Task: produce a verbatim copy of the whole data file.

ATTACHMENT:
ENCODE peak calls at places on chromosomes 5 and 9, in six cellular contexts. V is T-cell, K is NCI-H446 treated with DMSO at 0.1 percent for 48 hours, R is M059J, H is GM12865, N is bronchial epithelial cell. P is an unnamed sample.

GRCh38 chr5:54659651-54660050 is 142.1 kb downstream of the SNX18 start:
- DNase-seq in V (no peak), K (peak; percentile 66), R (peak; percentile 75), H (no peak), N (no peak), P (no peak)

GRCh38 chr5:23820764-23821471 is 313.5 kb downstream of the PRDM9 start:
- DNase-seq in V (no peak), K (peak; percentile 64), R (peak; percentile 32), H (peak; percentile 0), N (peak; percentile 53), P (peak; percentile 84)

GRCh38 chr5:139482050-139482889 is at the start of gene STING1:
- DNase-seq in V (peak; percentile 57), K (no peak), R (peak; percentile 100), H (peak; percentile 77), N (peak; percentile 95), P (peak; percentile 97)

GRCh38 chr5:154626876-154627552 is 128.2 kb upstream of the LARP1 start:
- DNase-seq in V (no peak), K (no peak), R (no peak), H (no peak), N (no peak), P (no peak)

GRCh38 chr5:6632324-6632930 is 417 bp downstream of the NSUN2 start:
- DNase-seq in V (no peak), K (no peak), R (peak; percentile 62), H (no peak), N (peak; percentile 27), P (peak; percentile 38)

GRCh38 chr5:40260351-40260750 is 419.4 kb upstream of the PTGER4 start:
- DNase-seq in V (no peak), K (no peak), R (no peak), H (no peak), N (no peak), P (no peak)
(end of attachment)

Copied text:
ENCODE peak calls at places on chromosomes 5 and 9, in six cellular contexts. V is T-cell, K is NCI-H446 treated with DMSO at 0.1 percent for 48 hours, R is M059J, H is GM12865, N is bronchial epithelial cell. P is an unnamed sample.

GRCh38 chr5:54659651-54660050 is 142.1 kb downstream of the SNX18 start:
- DNase-seq in V (no peak), K (peak; percentile 66), R (peak; percentile 75), H (no peak), N (no peak), P (no peak)

GRCh38 chr5:23820764-23821471 is 313.5 kb downstream of the PRDM9 start:
- DNase-seq in V (no peak), K (peak; percentile 64), R (peak; percentile 32), H (peak; percentile 0), N (peak; percentile 53), P (peak; percentile 84)

GRCh38 chr5:139482050-139482889 is at the start of gene STING1:
- DNase-seq in V (peak; percentile 57), K (no peak), R (peak; percentile 100), H (peak; percentile 77), N (peak; percentile 95), P (peak; percentile 97)

GRCh38 chr5:154626876-154627552 is 128.2 kb upstream of the LARP1 start:
- DNase-seq in V (no peak), K (no peak), R (no peak), H (no peak), N (no peak), P (no peak)

GRCh38 chr5:6632324-6632930 is 417 bp downstream of the NSUN2 start:
- DNase-seq in V (no peak), K (no peak), R (peak; percentile 62), H (no peak), N (peak; percentile 27), P (peak; percentile 38)

GRCh38 chr5:40260351-40260750 is 419.4 kb upstream of the PTGER4 start:
- DNase-seq in V (no peak), K (no peak), R (no peak), H (no peak), N (no peak), P (no peak)